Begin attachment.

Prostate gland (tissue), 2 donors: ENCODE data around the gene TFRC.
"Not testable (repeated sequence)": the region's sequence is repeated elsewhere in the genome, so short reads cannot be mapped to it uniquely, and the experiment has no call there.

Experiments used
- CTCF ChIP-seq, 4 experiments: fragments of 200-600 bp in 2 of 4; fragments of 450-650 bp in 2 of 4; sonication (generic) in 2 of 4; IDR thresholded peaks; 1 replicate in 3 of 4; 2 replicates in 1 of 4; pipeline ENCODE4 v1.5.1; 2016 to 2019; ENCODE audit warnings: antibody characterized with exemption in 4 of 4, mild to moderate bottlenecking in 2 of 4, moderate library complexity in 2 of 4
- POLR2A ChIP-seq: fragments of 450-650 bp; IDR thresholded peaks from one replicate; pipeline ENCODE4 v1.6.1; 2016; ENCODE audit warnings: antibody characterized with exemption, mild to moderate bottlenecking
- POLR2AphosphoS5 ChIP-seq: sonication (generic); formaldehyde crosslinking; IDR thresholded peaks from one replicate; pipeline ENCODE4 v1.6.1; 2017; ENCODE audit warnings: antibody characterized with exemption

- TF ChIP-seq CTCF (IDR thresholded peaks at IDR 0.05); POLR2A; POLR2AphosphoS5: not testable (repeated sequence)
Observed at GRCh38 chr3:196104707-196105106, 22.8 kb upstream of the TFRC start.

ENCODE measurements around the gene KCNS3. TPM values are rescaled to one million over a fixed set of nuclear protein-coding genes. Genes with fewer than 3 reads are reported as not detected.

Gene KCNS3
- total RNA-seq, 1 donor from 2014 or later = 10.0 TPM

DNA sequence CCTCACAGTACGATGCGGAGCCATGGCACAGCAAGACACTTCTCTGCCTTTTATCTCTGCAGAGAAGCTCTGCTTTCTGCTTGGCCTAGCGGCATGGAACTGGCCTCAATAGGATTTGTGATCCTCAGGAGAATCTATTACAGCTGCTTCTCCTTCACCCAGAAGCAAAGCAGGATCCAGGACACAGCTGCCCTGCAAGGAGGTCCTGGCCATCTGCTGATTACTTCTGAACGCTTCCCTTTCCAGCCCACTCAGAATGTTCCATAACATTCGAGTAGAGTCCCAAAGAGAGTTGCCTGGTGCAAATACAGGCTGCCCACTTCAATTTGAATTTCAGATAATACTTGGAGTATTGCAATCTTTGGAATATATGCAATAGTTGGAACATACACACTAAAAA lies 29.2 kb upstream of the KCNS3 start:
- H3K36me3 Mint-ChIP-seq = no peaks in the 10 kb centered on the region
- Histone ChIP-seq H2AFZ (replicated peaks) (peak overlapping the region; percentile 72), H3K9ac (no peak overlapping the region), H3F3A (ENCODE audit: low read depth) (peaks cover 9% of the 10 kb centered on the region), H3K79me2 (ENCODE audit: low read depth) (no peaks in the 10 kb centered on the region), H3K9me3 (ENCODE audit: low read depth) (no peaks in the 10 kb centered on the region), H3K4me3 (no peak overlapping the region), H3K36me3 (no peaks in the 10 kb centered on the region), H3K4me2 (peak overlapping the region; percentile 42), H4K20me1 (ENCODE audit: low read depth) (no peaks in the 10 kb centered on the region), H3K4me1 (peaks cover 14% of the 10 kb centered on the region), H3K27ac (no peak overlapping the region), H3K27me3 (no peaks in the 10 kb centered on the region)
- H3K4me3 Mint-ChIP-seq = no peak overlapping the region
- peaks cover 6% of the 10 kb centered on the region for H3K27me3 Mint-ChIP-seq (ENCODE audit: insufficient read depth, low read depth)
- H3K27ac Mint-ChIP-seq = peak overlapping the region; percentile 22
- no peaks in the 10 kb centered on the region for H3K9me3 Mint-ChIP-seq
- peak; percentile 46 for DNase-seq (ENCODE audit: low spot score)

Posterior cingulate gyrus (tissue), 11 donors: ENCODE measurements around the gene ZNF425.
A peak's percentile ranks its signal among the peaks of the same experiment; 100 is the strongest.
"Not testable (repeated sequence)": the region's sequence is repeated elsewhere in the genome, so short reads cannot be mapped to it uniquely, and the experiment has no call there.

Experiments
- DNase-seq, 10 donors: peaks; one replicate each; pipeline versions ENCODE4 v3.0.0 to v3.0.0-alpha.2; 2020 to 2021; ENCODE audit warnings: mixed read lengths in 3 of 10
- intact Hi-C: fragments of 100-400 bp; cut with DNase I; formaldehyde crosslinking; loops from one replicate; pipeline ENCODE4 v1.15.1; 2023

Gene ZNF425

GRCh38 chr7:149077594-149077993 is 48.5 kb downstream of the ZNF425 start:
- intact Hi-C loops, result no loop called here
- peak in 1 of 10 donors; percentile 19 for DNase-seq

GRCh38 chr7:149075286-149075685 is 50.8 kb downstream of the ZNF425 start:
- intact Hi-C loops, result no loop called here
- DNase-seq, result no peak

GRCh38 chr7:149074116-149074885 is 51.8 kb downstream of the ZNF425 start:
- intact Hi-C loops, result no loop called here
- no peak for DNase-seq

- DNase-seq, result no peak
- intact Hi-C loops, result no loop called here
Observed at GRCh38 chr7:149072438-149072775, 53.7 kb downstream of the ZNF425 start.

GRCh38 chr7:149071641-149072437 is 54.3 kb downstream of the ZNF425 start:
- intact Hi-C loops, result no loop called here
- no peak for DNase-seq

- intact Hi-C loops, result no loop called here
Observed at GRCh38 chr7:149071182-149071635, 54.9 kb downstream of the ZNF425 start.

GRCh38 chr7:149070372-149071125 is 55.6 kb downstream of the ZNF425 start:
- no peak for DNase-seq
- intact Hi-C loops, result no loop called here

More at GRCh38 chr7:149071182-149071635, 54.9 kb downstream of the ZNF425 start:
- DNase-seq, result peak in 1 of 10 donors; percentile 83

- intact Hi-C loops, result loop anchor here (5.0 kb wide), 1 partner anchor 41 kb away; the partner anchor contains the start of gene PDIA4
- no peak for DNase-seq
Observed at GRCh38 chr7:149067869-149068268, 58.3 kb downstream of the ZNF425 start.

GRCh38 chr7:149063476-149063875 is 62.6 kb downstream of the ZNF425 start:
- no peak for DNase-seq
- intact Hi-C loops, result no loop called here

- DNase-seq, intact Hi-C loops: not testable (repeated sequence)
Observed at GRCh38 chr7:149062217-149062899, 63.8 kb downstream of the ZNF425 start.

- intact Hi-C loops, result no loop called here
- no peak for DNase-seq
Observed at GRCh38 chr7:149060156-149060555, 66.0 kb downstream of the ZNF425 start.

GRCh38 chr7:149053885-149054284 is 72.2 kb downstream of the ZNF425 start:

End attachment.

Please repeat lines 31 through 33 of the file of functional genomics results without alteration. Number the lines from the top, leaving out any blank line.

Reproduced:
- intact Hi-C loops, result no loop called here
- DNase-seq, result no peak

GRCh38 chr7:149074116-149074885 is 51.8 kb downstream of the ZNF425 start: